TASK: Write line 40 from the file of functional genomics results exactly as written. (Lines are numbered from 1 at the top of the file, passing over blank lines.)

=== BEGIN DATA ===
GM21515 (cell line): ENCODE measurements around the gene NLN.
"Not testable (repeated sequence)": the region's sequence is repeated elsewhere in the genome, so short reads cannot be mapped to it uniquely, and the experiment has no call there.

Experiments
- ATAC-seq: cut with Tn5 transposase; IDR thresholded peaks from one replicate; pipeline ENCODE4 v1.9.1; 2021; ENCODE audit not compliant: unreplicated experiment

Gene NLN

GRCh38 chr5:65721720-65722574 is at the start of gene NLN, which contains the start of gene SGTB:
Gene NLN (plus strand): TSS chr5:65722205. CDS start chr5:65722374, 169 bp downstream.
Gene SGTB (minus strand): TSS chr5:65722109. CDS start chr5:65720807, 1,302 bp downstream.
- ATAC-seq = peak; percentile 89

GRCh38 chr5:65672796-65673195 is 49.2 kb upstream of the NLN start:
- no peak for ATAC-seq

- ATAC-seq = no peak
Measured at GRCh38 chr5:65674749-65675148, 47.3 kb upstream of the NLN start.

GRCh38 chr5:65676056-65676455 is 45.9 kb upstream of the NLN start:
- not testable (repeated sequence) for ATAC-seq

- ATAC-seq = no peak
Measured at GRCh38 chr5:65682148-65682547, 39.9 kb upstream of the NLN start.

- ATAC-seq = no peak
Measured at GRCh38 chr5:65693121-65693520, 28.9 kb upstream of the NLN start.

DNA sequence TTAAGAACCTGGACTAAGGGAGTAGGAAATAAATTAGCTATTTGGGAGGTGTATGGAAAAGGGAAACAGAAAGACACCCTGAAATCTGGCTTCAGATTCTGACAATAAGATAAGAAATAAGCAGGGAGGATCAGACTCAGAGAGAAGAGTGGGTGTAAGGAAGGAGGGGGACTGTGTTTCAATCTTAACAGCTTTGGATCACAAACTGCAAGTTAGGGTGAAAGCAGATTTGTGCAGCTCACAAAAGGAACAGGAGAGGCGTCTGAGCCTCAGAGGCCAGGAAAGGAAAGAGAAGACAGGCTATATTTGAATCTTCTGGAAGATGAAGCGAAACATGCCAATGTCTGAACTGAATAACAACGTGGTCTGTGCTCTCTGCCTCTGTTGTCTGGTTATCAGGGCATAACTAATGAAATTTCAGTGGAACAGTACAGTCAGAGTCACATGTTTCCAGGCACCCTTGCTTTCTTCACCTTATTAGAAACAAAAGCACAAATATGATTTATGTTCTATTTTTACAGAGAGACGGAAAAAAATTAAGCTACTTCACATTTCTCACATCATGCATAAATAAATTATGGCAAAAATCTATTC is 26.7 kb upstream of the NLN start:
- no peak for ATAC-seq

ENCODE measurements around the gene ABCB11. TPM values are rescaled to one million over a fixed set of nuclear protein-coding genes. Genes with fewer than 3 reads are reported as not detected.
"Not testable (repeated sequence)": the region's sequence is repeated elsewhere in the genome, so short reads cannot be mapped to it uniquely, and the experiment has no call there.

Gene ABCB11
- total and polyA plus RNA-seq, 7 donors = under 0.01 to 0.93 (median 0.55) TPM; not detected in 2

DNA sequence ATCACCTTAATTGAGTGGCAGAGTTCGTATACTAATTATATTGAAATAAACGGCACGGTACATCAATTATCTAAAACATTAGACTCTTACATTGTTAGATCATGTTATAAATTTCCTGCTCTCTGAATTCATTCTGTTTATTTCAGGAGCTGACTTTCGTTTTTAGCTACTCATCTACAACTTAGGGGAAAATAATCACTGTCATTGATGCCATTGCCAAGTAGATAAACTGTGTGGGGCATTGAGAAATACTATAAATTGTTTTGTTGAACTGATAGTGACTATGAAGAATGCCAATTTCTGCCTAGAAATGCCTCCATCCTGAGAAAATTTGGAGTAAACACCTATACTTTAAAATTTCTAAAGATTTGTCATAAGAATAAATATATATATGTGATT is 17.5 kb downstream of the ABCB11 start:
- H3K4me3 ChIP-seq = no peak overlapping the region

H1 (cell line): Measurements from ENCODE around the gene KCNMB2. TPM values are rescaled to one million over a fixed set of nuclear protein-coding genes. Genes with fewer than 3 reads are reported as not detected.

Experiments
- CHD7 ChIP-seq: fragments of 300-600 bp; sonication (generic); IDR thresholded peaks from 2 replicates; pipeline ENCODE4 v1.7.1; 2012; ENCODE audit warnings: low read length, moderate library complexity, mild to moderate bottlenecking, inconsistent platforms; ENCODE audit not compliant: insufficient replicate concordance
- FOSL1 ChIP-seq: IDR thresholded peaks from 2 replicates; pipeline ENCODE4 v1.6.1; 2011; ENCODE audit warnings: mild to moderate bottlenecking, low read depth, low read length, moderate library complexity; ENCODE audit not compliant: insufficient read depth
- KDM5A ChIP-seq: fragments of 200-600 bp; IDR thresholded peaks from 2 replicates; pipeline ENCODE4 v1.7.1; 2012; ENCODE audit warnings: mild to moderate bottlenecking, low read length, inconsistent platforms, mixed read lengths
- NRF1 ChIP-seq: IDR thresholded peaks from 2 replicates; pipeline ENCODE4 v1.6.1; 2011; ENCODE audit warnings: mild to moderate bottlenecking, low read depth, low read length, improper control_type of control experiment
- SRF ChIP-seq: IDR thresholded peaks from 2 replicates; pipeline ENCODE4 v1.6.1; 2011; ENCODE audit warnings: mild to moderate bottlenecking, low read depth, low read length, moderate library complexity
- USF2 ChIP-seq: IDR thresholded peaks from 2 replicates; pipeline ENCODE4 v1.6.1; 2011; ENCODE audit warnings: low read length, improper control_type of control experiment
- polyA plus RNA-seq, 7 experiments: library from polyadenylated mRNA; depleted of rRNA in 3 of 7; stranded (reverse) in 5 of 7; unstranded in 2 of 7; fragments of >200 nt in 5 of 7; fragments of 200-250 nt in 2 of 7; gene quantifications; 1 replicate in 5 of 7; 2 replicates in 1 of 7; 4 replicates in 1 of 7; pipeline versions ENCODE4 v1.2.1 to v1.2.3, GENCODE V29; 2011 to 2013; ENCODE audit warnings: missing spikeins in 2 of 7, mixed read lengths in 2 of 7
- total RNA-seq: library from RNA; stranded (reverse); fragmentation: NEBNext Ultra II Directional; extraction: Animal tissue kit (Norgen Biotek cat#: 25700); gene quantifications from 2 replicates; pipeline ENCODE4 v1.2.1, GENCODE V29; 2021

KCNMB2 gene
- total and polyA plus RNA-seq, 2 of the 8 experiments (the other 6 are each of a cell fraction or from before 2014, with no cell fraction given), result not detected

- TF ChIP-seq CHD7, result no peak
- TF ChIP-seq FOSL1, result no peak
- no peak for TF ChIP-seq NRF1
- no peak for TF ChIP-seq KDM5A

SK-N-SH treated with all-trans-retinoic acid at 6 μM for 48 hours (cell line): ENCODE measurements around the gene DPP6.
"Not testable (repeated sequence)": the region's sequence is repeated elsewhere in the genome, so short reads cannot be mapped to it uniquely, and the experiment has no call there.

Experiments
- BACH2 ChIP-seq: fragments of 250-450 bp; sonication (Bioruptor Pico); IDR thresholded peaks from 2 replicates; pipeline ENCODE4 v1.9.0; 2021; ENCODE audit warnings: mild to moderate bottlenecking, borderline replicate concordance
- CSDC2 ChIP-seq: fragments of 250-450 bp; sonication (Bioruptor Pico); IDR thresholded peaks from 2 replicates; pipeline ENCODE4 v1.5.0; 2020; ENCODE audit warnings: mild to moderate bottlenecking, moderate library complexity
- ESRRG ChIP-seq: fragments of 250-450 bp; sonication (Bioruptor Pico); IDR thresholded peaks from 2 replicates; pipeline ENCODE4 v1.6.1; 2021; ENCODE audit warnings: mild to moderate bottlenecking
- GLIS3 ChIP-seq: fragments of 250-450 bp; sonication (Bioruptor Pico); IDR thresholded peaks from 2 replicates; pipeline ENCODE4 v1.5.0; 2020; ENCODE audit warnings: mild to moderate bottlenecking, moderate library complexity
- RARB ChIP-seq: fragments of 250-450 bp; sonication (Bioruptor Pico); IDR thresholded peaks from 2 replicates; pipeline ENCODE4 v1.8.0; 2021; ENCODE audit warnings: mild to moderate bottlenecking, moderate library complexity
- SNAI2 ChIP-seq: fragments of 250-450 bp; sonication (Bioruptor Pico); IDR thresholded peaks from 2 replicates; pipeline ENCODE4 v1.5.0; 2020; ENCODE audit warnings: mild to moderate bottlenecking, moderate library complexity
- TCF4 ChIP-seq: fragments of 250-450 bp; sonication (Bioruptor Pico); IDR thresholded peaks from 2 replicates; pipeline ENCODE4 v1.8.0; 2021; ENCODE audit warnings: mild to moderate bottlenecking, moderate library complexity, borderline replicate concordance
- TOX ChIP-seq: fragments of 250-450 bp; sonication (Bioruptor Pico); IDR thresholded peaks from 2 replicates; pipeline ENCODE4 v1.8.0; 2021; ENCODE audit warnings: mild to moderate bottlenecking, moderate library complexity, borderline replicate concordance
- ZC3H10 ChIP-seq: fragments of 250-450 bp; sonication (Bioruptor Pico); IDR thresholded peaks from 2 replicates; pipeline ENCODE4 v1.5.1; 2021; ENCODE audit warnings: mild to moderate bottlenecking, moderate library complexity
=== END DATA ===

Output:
- TF ChIP-seq CHD7, result no peak